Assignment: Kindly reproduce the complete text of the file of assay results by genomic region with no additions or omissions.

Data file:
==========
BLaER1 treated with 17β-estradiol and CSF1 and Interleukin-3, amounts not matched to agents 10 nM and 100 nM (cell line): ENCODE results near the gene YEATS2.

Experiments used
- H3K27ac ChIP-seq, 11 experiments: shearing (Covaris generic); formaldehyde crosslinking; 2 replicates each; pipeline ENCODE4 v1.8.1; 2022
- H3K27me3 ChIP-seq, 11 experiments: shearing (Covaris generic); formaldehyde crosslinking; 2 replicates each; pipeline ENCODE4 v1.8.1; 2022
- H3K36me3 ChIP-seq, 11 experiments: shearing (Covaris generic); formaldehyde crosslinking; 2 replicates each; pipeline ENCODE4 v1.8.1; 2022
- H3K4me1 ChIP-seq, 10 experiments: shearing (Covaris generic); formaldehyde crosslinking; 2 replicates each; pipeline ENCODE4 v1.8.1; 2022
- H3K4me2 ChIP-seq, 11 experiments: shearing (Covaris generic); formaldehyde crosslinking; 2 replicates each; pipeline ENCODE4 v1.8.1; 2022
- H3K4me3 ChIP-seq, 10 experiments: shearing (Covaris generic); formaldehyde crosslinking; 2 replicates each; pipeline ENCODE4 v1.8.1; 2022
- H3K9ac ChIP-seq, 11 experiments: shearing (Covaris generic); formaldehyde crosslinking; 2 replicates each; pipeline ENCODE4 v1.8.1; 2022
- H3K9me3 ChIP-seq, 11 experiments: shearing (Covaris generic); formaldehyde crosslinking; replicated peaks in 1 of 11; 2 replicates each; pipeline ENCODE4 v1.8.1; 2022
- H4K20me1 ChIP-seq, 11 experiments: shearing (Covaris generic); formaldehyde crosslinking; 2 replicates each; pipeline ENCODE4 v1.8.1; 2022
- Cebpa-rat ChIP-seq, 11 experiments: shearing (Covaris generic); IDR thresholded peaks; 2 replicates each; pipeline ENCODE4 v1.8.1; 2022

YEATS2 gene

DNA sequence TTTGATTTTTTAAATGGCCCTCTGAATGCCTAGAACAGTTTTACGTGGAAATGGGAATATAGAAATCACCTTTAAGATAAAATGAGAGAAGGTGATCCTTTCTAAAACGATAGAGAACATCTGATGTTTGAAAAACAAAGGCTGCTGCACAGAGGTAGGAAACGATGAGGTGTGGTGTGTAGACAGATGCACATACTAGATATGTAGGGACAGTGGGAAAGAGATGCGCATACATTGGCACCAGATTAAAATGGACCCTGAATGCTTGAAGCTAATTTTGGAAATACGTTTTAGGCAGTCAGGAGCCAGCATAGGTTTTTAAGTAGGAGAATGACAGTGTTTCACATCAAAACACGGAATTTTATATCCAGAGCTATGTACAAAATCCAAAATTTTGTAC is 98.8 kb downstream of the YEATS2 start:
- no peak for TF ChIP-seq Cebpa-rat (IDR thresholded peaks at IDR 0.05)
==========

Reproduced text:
BLaER1 treated with 17β-estradiol and CSF1 and Interleukin-3, amounts not matched to agents 10 nM and 100 nM (cell line): ENCODE results near the gene YEATS2.

Experiments used
- H3K27ac ChIP-seq, 11 experiments: shearing (Covaris generic); formaldehyde crosslinking; 2 replicates each; pipeline ENCODE4 v1.8.1; 2022
- H3K27me3 ChIP-seq, 11 experiments: shearing (Covaris generic); formaldehyde crosslinking; 2 replicates each; pipeline ENCODE4 v1.8.1; 2022
- H3K36me3 ChIP-seq, 11 experiments: shearing (Covaris generic); formaldehyde crosslinking; 2 replicates each; pipeline ENCODE4 v1.8.1; 2022
- H3K4me1 ChIP-seq, 10 experiments: shearing (Covaris generic); formaldehyde crosslinking; 2 replicates each; pipeline ENCODE4 v1.8.1; 2022
- H3K4me2 ChIP-seq, 11 experiments: shearing (Covaris generic); formaldehyde crosslinking; 2 replicates each; pipeline ENCODE4 v1.8.1; 2022
- H3K4me3 ChIP-seq, 10 experiments: shearing (Covaris generic); formaldehyde crosslinking; 2 replicates each; pipeline ENCODE4 v1.8.1; 2022
- H3K9ac ChIP-seq, 11 experiments: shearing (Covaris generic); formaldehyde crosslinking; 2 replicates each; pipeline ENCODE4 v1.8.1; 2022
- H3K9me3 ChIP-seq, 11 experiments: shearing (Covaris generic); formaldehyde crosslinking; replicated peaks in 1 of 11; 2 replicates each; pipeline ENCODE4 v1.8.1; 2022
- H4K20me1 ChIP-seq, 11 experiments: shearing (Covaris generic); formaldehyde crosslinking; 2 replicates each; pipeline ENCODE4 v1.8.1; 2022
- Cebpa-rat ChIP-seq, 11 experiments: shearing (Covaris generic); IDR thresholded peaks; 2 replicates each; pipeline ENCODE4 v1.8.1; 2022

YEATS2 gene

DNA sequence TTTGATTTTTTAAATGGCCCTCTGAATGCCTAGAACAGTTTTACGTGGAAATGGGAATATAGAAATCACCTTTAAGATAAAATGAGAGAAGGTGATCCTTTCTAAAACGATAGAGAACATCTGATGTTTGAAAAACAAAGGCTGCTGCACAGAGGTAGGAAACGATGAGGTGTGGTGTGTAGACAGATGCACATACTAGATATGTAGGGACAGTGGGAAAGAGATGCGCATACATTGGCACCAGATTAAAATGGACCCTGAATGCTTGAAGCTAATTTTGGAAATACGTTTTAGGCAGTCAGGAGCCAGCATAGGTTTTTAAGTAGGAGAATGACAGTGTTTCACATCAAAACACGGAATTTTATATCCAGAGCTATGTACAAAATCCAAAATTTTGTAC is 98.8 kb downstream of the YEATS2 start:
- no peak for TF ChIP-seq Cebpa-rat (IDR thresholded peaks at IDR 0.05)